Thanks for the news about the planned NIST-sponsored hash function competition. I'm glad to hear that it is in the works.

Yesterday I profiled my on-line data backup application [1] and discovered that for certain operations one third of the time is spent in SHA-1. For that reason, I've been musing about the possibility of switching away from SHA-1. Not to SHA-256 or SHA-512, but to Tiger.

The implementation of Tiger in Crypto++ on Opteron is more than twice as fast as SHA-1 and almost four times as fast as SHA-256 [2].

I hope that the hash function designers will be aware that hash functions are being used in more and more contexts outside of the traditional digital signatures and MACs. These new contexts include filesystems like ZFS [3], decentralized revision control systems like Monotone [4], git [5], mercurial [6] and bazaar-ng [7], and peer-to-peer file-sharing systems such as Direct Connect, Gnutella, and Bitzi [6].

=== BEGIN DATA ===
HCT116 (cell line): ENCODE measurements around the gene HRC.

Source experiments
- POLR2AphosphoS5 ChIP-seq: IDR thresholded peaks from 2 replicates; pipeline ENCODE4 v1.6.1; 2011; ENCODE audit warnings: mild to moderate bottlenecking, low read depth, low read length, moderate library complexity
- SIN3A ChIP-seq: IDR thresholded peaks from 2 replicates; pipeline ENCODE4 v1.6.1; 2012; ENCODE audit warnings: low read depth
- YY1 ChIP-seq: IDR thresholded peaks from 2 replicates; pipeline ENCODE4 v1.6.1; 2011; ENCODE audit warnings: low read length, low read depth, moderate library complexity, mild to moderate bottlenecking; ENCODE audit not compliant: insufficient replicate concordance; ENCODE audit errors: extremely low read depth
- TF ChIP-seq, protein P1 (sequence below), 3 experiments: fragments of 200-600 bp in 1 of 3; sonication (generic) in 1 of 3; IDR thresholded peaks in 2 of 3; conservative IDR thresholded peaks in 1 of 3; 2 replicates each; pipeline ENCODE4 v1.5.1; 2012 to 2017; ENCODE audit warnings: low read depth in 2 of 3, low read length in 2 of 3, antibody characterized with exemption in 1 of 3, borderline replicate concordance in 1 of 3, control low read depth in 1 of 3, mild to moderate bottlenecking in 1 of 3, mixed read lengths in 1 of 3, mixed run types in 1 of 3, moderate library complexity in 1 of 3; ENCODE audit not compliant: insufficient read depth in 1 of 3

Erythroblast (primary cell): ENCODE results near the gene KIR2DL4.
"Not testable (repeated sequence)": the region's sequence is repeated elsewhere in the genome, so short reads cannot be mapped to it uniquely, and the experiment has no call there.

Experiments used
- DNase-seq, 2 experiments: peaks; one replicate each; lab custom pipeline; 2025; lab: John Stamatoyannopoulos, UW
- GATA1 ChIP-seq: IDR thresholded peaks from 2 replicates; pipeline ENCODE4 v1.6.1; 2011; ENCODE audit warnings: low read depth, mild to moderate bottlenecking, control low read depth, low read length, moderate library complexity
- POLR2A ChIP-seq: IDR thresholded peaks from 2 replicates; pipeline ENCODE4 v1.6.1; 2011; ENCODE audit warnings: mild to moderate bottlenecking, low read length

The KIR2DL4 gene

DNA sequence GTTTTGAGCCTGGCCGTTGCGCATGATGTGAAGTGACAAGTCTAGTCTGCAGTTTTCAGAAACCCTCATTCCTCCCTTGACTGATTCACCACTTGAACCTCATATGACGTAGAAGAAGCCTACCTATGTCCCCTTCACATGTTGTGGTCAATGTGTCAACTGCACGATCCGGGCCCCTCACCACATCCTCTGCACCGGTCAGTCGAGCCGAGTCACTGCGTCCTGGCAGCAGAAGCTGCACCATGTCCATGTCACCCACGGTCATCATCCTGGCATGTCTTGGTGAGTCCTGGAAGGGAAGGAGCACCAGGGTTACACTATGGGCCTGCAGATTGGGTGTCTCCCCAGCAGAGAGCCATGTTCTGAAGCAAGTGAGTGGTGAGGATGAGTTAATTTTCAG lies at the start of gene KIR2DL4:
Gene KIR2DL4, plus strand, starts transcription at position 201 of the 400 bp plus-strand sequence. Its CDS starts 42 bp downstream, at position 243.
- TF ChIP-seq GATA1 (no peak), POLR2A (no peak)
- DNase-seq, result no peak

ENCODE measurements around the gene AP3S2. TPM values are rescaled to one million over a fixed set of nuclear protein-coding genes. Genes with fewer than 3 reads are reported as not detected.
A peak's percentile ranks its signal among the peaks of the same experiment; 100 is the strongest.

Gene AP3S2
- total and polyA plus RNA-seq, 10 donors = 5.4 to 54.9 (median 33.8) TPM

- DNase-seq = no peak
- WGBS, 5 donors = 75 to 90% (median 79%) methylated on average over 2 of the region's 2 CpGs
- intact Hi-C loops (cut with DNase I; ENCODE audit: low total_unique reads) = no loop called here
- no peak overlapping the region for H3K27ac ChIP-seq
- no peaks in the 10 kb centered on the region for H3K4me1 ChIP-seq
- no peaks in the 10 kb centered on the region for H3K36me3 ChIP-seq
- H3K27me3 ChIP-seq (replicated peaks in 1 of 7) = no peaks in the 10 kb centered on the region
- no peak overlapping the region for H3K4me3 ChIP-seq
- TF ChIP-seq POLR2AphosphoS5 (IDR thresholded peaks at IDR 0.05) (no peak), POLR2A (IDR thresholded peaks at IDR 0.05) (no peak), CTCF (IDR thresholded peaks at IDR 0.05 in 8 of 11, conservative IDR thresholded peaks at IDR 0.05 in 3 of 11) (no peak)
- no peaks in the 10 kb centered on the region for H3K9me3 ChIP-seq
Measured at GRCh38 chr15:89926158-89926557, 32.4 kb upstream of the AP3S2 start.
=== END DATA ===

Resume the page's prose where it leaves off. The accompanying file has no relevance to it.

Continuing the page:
The AES competition resulted in a block cipher that was faster as well as safer than the previous standards. I hope that the next generation of hash functions achieve something similar, because for my use cases speed in a hash function is more important than speed in encryption.

By the way, the traditional practice of using a hash function as a component of a MAC should, in my humble opinion, be retired in favor of the Carter-Wegman alternative such as Poly-1305 AES [7].



[1] http://allmydata.com/
[2] http://www.eskimo.com/~weidai/amd64-benchmarks.html
[3] http://www.opensolaris.org/os/community/zfs/
    ZFS offers the option of performing a SHA-256 on every block of data
    on every access.  The default setting is to use a non-cryptographic
    256-bit checksum instead.
[4] http://www.venge.net/monotone/
[5] http://git.or.cz/
[6] http://en.wikipedia.org/wiki/Tiger_(hash)
[7] http://cr.yp.to/mac.html

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